Sign up for email alerts, from breaking news to weekly commentary:
I've always wondered: What was the guy who invented bagpipes really trying to make?
Well, at least that wheezing, whining invention turned out to be merely irritating, not actually dangerous. Leave it to the Dr. Strangelovian schemers at the Pentagon, however, to come up with an invention that is both irritating and truly dangerous, as well as being a galloping rip-off of us taxpayers.
Once again, we are faced with the question that has long bedeviled political analysts and barstool pundits everywhere: Is the pusillanimity of Democrats worse than the stupidity of Republicans?
The question arises because of a curious vote last week in the House of Representatives to restrict the bonus money going to those nimble-fingered financial whizzes at Wall Street firms being bailed out by you and me.
As skiers and backcountry hikers know, a whiteout is a blizzard that's so intense that those caught in it can't even see the blizzard.
That's how I think of the Wall Street bailout now swirling around us. So many trillions of our tax dollars are being blown at the financial giants that we're blinded by the density of it, unable to see where we are or know what direction we're headed.
Citigroup, once the world's largest financial conglomerate, has fallen so far down that you can buy a share of its stock today for less than it costs to use one of its ATM machines.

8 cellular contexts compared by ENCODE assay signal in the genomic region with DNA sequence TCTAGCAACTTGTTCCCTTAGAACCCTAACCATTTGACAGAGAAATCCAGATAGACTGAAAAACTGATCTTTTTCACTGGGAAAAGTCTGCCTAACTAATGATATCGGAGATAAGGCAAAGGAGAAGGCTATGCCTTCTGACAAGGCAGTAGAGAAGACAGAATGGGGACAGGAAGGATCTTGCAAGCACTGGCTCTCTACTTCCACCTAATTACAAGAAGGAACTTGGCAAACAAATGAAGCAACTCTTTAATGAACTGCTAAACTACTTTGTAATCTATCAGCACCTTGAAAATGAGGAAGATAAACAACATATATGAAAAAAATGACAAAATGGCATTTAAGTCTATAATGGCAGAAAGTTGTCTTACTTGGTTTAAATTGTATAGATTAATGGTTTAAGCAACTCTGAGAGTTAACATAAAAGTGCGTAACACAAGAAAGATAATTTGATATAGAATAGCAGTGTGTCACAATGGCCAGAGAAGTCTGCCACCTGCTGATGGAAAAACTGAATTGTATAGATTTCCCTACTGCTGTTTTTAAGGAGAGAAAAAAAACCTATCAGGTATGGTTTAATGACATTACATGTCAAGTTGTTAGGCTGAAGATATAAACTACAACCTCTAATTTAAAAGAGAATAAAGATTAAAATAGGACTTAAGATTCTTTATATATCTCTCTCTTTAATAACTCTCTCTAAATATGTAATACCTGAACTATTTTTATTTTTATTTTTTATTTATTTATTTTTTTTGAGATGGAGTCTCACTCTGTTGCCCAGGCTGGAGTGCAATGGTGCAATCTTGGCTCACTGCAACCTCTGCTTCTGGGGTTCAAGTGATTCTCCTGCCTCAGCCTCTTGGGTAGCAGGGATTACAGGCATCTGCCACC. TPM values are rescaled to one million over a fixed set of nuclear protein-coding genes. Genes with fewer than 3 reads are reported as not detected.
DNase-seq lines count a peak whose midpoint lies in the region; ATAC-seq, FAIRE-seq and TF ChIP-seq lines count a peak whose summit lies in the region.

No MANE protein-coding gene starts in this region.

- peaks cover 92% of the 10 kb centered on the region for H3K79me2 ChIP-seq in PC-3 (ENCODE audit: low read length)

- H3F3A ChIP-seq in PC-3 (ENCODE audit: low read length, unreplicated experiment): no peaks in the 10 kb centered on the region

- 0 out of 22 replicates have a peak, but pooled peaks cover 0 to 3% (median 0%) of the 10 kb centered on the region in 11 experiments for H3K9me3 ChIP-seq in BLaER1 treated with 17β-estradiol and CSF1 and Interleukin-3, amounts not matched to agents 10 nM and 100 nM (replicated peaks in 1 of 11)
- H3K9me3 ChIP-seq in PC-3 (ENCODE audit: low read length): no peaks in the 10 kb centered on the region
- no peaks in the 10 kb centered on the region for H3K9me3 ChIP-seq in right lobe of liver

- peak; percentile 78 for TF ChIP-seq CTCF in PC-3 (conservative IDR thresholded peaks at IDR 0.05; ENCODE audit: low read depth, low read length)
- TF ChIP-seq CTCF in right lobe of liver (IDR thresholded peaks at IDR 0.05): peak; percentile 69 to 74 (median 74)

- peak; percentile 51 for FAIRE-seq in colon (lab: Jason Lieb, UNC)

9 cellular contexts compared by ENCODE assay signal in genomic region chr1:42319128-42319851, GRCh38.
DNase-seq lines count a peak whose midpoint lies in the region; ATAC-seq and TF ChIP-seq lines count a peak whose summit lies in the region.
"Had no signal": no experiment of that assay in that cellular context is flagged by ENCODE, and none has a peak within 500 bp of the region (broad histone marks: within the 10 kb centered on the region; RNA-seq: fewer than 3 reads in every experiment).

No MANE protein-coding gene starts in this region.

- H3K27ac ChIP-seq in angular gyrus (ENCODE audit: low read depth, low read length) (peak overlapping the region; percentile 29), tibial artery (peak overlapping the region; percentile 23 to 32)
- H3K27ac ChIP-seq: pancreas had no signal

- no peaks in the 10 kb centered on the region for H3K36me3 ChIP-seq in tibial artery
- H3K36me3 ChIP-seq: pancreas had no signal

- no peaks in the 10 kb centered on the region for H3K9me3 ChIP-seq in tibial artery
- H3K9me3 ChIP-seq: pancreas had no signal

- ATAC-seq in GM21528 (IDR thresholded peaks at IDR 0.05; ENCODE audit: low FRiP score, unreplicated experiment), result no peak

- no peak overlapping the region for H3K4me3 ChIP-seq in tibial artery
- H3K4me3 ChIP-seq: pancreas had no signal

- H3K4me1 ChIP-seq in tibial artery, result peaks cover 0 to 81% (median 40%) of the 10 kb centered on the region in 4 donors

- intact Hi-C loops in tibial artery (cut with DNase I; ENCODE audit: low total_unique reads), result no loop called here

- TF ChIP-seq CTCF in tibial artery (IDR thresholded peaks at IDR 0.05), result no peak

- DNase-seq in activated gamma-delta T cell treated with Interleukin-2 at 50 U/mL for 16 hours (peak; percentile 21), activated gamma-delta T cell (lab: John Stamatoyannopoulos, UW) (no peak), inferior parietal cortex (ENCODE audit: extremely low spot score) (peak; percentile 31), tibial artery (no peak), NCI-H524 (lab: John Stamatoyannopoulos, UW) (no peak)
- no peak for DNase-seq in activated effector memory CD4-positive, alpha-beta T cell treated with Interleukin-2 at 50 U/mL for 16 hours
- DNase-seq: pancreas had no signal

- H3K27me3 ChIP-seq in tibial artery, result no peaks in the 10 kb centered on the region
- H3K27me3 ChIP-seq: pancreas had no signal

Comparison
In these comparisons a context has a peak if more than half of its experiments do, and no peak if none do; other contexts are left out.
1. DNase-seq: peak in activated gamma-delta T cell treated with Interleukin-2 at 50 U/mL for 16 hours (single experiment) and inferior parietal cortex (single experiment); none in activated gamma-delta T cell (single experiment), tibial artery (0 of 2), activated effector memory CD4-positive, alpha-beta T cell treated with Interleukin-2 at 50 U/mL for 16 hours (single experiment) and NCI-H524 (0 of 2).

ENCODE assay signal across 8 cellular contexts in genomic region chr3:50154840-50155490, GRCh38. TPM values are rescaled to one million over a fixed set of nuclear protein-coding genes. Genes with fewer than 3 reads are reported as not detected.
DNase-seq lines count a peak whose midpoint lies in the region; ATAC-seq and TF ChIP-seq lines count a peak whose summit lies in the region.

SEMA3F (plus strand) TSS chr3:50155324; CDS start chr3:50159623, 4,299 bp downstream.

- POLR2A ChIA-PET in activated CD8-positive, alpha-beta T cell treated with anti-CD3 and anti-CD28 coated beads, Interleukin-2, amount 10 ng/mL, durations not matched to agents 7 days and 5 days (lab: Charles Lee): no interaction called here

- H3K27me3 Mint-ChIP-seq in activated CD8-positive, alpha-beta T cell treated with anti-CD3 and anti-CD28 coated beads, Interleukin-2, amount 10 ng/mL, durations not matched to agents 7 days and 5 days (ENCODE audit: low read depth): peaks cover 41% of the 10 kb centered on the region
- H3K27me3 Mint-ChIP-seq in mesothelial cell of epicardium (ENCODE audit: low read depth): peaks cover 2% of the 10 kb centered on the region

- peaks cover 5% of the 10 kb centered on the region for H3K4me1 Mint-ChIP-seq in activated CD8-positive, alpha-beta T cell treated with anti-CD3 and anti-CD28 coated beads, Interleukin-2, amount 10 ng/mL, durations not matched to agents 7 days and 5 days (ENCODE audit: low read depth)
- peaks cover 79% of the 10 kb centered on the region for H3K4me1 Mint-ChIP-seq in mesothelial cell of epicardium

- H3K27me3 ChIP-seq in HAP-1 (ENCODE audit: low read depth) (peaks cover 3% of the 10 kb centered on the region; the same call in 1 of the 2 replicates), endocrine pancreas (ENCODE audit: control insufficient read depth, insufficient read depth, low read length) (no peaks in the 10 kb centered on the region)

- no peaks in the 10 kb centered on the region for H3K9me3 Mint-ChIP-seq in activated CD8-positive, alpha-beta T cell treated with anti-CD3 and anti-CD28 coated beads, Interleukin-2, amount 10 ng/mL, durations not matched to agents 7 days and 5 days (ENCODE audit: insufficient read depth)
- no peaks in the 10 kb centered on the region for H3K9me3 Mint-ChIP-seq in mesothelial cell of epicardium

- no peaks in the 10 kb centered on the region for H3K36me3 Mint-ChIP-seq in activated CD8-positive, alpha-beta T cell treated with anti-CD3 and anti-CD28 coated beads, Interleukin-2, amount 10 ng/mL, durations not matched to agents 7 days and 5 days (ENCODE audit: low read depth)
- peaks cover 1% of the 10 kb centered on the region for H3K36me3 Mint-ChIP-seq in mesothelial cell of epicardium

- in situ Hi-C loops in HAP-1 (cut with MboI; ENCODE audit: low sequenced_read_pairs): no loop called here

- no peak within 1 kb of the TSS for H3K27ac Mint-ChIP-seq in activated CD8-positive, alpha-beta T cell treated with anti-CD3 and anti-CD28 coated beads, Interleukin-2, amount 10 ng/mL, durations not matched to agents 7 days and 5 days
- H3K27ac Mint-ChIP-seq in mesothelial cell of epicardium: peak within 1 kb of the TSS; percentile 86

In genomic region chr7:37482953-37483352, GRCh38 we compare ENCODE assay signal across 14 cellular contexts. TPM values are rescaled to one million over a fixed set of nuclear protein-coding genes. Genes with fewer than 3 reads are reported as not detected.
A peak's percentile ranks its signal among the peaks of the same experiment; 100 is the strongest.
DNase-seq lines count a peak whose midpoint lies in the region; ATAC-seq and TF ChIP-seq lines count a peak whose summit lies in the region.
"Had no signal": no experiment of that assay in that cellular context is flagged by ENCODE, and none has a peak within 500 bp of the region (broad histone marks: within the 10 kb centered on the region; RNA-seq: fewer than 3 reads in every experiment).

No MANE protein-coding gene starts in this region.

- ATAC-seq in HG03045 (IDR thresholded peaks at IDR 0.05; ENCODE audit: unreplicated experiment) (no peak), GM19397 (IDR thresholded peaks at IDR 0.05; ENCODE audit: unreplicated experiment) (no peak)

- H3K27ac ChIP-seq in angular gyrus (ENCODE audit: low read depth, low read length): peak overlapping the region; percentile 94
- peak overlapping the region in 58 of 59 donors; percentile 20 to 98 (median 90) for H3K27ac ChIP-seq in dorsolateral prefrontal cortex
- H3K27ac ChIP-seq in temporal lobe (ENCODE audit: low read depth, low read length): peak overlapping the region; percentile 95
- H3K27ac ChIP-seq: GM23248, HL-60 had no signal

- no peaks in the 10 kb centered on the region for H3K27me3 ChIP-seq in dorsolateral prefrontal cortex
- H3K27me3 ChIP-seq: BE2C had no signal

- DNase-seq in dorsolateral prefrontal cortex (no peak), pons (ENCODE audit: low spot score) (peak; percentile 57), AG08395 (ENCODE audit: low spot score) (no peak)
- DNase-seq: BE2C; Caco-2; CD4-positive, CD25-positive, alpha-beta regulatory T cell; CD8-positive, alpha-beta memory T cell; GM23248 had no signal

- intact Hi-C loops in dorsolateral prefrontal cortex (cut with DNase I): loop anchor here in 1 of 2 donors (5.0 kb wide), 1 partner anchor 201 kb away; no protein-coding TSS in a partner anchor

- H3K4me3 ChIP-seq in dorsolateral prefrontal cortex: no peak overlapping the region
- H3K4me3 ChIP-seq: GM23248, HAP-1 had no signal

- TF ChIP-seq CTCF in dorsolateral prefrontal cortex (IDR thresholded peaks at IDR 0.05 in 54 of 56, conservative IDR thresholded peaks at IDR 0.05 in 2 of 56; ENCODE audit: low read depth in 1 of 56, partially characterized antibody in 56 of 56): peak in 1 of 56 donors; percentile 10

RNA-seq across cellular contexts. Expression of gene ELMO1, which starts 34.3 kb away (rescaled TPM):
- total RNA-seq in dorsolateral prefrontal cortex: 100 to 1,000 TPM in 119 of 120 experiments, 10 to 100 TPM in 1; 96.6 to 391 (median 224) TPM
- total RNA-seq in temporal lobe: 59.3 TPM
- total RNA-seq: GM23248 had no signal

David Brooks was upset. You can tell when this conservative and rather-professorial columnist for The New York Times gets upset, because his words almost sag with disappointment -- you can practically hear the tsk-tsks and the heavy sighs in each paragraph. When most commentators on the right see things that offend them, they get snarling mad; Brooks gets sad.
I don't mind losing when we lose, but I hate losing when we win.
One big reason that Barack Obama now occupies the big chair in the Oval Office is that he embraced the public's rising indignation at the blatant greed of Wall Street bankers, striking the proper populist tone in last year's presidential election. After all, these slick financial elites crashed our economy, yet they kept enriching and pampering themselves, even as taxpayers were being forced to throw hundreds of billions of dollars at their failing institutions.
Listen intently, and you can hear the faint music of the band coming from over the hills. Their drums are pounding out a steady cadence, the bagpipes are wheezing mournfully, and the fifes are trilling plaintively. Coming straight at you, it's The Musicale Marching Pity Corps from Wall Street!
In describing a suspicious character who had visited his home, Ralph Waldo Emerson said, "The louder he talked of his honor, the faster we counted our spoons."
Average Americans today might need to be counting their spoons, because President Obama and the Congress have visited Timothy Geithner upon us. He's the new treasury secretary, our nation's top financial official, whose duties include handling the ongoing Wall Street debacle.